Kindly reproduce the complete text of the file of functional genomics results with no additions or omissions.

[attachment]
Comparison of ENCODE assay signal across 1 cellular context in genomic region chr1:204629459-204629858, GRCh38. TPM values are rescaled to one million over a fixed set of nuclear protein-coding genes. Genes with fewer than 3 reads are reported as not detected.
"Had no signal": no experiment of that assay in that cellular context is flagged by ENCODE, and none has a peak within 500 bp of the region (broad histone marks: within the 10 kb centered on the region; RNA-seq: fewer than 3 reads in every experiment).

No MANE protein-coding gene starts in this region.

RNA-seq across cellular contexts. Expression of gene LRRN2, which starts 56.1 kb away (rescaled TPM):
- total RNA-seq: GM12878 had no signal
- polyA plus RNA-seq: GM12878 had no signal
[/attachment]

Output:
Comparison of ENCODE assay signal across 1 cellular context in genomic region chr1:204629459-204629858, GRCh38. TPM values are rescaled to one million over a fixed set of nuclear protein-coding genes. Genes with fewer than 3 reads are reported as not detected.
"Had no signal": no experiment of that assay in that cellular context is flagged by ENCODE, and none has a peak within 500 bp of the region (broad histone marks: within the 10 kb centered on the region; RNA-seq: fewer than 3 reads in every experiment).

No MANE protein-coding gene starts in this region.

RNA-seq across cellular contexts. Expression of gene LRRN2, which starts 56.1 kb away (rescaled TPM):
- total RNA-seq: GM12878 had no signal
- polyA plus RNA-seq: GM12878 had no signal